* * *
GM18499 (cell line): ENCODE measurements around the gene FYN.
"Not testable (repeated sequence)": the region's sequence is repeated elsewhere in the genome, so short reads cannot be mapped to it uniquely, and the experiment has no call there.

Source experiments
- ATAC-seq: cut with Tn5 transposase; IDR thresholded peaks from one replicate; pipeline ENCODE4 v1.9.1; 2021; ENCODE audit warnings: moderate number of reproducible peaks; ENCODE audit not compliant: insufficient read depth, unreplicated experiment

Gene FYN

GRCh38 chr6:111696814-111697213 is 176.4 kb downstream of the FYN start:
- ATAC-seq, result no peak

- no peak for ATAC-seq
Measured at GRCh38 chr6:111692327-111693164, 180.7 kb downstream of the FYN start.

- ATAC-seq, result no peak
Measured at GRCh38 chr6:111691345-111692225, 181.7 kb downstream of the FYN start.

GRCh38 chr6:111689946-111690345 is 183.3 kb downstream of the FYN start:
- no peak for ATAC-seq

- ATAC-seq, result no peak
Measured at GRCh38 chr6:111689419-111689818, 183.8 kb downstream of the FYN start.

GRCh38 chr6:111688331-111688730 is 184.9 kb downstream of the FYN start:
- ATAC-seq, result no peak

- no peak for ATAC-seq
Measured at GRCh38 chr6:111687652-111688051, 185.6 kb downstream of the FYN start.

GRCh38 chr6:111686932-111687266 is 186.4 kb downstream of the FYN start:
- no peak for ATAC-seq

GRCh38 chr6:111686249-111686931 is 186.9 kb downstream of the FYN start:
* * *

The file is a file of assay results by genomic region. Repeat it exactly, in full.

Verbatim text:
GM18499 (cell line): ENCODE measurements around the gene FYN.
"Not testable (repeated sequence)": the region's sequence is repeated elsewhere in the genome, so short reads cannot be mapped to it uniquely, and the experiment has no call there.

Source experiments
- ATAC-seq: cut with Tn5 transposase; IDR thresholded peaks from one replicate; pipeline ENCODE4 v1.9.1; 2021; ENCODE audit warnings: moderate number of reproducible peaks; ENCODE audit not compliant: insufficient read depth, unreplicated experiment

Gene FYN

GRCh38 chr6:111696814-111697213 is 176.4 kb downstream of the FYN start:
- ATAC-seq, result no peak

- no peak for ATAC-seq
Measured at GRCh38 chr6:111692327-111693164, 180.7 kb downstream of the FYN start.

- ATAC-seq, result no peak
Measured at GRCh38 chr6:111691345-111692225, 181.7 kb downstream of the FYN start.

GRCh38 chr6:111689946-111690345 is 183.3 kb downstream of the FYN start:
- no peak for ATAC-seq

- ATAC-seq, result no peak
Measured at GRCh38 chr6:111689419-111689818, 183.8 kb downstream of the FYN start.

GRCh38 chr6:111688331-111688730 is 184.9 kb downstream of the FYN start:
- ATAC-seq, result no peak

- no peak for ATAC-seq
Measured at GRCh38 chr6:111687652-111688051, 185.6 kb downstream of the FYN start.

GRCh38 chr6:111686932-111687266 is 186.4 kb downstream of the FYN start:
- no peak for ATAC-seq

GRCh38 chr6:111686249-111686931 is 186.9 kb downstream of the FYN start: